It also has to be said that the decision in Kevin has never been discussed or considered by the High Court of Australia. In a case where perhaps some comment might have been expected, the appeal in NSW Registrar of Births, Deaths and Marriages v Norrie [2014] HCA 11 involving the question whether the NSW Parliament had authorised the Registrar to enter a category of “non-specific” sex on a birth certificate, the High Court simply noted in passing that the implications of this finding may be relevant to marriage- but offered no views as to how that might be resolved; see para [42]:

The chief, perhaps the only, case where the sex of the parties to the relationship is legally significant is marriage, as defined in the fashion found in s 5(1) of the Marriage Act 1961 (Cth) (In the Marriage of C and D (1979) 28 ALR 524Bellinger v Bellinger [2003] UKHL 21;  [2003] 2 AC 467 at 483 [58].)

It is worth noting that in its final footnoted cross-references in that quote, the High Court referred to older cases denying that a transsexual person could be legally regarded as of their “reassigned” gender for the purposes of marriage, but made no comment about the decision in Kevin, which had explicitly declined to follow precisely those two earlier decisions.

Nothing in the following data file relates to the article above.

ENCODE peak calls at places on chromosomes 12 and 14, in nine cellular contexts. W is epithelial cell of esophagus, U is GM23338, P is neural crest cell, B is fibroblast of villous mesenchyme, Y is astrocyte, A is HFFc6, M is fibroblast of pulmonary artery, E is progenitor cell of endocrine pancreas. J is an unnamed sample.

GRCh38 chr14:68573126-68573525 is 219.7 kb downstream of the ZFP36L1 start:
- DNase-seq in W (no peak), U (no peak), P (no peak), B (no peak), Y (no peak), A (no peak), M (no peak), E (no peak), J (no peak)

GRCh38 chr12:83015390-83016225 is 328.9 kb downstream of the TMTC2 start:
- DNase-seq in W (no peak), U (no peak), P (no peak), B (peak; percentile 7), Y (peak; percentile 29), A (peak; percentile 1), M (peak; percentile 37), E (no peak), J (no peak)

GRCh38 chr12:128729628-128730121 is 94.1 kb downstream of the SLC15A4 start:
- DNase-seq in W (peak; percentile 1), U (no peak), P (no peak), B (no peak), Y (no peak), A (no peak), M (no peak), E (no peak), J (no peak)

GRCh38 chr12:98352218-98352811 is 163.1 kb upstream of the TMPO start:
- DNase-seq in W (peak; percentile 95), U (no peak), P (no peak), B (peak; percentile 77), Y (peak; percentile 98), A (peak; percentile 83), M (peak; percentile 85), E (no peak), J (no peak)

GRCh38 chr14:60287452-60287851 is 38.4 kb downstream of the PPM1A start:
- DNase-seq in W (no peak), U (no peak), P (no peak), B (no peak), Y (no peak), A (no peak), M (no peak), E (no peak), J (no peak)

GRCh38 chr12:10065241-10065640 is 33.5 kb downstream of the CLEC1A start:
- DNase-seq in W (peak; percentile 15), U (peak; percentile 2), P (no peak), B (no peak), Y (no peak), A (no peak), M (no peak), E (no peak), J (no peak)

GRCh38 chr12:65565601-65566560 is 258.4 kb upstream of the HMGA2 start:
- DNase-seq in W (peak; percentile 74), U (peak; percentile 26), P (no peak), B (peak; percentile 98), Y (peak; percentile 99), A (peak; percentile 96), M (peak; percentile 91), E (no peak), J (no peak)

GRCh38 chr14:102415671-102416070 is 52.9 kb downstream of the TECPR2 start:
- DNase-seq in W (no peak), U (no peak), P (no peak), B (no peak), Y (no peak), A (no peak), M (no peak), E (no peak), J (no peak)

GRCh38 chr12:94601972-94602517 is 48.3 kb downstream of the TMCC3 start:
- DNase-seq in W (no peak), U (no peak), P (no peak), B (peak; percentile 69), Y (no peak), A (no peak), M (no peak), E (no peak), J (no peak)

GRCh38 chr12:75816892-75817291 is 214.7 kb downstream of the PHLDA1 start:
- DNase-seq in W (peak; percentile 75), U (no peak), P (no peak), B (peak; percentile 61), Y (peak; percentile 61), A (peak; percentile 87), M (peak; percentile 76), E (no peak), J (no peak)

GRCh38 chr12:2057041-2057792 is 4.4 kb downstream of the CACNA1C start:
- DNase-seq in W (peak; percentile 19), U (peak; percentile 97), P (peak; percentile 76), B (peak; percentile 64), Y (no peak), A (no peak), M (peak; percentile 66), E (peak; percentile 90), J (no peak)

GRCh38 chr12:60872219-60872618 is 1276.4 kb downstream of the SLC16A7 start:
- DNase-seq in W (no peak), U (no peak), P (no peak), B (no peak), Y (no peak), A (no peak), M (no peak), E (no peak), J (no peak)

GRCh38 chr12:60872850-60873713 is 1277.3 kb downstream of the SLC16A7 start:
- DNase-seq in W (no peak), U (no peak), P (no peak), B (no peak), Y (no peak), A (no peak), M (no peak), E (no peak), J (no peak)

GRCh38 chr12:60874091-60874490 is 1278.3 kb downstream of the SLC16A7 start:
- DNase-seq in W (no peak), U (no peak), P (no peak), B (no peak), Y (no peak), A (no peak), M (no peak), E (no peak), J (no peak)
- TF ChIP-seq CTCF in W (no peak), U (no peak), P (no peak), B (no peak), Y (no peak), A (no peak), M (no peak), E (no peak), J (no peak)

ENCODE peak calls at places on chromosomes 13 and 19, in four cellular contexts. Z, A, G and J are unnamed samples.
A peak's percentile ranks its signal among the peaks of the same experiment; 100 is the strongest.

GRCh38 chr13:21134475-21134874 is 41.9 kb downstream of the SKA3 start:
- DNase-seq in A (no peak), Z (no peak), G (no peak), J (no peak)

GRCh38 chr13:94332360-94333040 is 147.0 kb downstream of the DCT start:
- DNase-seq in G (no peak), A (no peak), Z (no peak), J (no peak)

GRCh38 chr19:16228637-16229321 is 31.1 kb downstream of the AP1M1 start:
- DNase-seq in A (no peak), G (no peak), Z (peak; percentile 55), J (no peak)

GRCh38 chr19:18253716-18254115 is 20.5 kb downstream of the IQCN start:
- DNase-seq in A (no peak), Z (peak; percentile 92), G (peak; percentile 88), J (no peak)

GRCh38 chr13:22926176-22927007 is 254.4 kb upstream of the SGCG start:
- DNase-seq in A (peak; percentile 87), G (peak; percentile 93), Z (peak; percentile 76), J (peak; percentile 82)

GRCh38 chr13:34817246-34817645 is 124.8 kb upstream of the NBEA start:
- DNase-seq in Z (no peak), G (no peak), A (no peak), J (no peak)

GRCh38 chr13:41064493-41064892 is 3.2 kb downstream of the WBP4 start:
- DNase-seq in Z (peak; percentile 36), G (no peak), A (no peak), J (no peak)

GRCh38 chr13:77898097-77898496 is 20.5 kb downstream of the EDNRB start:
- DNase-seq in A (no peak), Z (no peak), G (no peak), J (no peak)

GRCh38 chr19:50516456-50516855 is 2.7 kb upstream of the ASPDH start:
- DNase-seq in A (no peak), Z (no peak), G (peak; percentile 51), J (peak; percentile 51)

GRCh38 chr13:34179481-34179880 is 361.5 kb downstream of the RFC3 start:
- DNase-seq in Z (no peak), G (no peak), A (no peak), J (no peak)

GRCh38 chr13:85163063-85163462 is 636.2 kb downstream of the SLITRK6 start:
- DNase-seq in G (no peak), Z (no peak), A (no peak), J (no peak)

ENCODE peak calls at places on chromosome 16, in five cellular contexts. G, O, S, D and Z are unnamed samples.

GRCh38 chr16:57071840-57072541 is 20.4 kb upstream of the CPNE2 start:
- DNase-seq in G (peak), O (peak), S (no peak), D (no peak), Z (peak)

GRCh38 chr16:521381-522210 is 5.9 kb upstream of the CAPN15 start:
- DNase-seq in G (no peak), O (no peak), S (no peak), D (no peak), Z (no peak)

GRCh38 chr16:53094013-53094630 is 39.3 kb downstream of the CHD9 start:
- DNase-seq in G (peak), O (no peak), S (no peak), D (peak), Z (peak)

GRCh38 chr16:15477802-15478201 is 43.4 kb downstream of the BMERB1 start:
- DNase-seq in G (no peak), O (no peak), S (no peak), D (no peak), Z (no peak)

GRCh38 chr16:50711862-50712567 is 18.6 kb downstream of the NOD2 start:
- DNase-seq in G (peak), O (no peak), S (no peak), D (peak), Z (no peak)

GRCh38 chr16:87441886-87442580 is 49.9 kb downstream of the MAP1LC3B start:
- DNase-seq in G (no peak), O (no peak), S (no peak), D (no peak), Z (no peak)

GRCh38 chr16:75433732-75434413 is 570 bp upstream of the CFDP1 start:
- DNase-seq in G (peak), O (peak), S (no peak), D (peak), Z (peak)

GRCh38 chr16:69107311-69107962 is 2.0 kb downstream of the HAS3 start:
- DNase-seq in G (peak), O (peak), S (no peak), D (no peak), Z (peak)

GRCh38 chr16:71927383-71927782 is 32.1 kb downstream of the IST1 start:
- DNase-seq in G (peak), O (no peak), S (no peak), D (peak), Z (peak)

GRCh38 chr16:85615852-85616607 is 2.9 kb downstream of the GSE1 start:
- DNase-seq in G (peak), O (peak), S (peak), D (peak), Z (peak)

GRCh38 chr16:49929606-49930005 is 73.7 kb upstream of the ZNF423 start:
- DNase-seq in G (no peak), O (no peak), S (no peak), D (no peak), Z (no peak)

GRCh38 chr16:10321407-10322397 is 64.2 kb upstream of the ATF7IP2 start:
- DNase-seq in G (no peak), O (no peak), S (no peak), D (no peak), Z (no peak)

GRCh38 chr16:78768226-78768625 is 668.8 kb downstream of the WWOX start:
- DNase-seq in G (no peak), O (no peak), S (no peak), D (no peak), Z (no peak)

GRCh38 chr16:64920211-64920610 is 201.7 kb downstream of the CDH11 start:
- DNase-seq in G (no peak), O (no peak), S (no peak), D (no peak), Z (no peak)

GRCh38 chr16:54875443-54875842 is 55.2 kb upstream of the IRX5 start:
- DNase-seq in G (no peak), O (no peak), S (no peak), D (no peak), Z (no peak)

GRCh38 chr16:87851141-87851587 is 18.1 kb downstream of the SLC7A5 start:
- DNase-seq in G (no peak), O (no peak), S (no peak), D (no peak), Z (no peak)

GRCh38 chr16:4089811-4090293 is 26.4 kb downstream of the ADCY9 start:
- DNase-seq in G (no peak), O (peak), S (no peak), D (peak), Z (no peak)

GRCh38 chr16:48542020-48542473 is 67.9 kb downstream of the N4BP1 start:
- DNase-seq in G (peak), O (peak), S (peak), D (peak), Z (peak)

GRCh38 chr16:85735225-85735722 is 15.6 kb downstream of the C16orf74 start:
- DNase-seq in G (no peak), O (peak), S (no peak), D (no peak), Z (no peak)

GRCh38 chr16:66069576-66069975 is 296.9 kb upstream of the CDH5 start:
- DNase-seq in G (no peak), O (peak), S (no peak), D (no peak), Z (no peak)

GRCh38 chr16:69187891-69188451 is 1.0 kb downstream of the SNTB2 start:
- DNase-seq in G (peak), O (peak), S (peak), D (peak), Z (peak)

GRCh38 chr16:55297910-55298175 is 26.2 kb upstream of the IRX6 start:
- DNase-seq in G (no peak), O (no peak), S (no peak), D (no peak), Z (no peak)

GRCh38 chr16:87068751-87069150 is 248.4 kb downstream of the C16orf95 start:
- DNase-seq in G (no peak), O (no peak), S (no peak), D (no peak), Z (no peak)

Conclusions

On either of the above assumptions, there are serious problems for those who may be relying on Victoria’s amended law in the area of marriage. For those who are already married, either the marriage will be automatically invalidated by the issue of a new certificate, or else for the purposes of Commonwealth law the Victorian citizen with a newly issued certificate will still be regarded as being in their birth gender. For those who are single and wanting to be married in their “new” gender, it seems most likely that this will not be possible under current marriage law unless they have undergone the sort of detailed surgical processes discussed in the Kevin decision. In that case the Victorian government will be deceiving its citizens by implying that the apparent “change” with no medical procedures will be recognised for the purposes of Commonwealth law, when there is clear authority suggesting that a person who claims to have changed sex but has undergone no medical treatment to that effect, will still be regarded as being of their birth gender. For these reasons, the proposed Victorian laws seem very unwise.